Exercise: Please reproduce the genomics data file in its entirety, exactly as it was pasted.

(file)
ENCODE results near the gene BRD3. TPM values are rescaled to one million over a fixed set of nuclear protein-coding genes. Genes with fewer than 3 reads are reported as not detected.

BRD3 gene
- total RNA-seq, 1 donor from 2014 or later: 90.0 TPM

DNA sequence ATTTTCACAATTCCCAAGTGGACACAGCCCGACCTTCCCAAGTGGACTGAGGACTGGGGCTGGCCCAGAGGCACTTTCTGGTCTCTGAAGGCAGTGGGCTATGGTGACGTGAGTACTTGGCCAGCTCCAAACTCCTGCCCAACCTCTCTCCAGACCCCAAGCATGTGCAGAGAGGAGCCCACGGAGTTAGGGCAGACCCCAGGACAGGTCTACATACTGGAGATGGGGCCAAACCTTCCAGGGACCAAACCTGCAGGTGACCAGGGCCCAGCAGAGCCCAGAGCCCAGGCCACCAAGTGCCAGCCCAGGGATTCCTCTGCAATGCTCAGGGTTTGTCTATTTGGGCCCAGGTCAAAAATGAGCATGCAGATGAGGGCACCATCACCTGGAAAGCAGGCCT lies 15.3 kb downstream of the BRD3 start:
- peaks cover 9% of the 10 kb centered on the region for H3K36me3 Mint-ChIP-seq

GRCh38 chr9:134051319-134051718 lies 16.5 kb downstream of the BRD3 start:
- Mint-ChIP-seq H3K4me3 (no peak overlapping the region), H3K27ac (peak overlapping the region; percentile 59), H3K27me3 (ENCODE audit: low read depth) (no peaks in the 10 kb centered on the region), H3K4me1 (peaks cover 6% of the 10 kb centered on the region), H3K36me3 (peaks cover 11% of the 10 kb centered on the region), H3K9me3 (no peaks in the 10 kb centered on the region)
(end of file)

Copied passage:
ENCODE results near the gene BRD3. TPM values are rescaled to one million over a fixed set of nuclear protein-coding genes. Genes with fewer than 3 reads are reported as not detected.

BRD3 gene
- total RNA-seq, 1 donor from 2014 or later: 90.0 TPM

DNA sequence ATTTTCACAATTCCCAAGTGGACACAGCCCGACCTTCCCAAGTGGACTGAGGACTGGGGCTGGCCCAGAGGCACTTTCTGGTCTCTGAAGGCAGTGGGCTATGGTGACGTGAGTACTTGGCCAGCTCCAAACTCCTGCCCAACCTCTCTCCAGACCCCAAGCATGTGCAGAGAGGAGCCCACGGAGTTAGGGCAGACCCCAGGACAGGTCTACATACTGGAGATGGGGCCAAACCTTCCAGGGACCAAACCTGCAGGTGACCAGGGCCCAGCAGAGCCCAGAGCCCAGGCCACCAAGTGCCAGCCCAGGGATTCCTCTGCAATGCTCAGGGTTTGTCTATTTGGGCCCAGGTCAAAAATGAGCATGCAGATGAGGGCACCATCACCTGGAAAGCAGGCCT lies 15.3 kb downstream of the BRD3 start:
- peaks cover 9% of the 10 kb centered on the region for H3K36me3 Mint-ChIP-seq

GRCh38 chr9:134051319-134051718 lies 16.5 kb downstream of the BRD3 start:
- Mint-ChIP-seq H3K4me3 (no peak overlapping the region), H3K27ac (peak overlapping the region; percentile 59), H3K27me3 (ENCODE audit: low read depth) (no peaks in the 10 kb centered on the region), H3K4me1 (peaks cover 6% of the 10 kb centered on the region), H3K36me3 (peaks cover 11% of the 10 kb centered on the region), H3K9me3 (no peaks in the 10 kb centered on the region)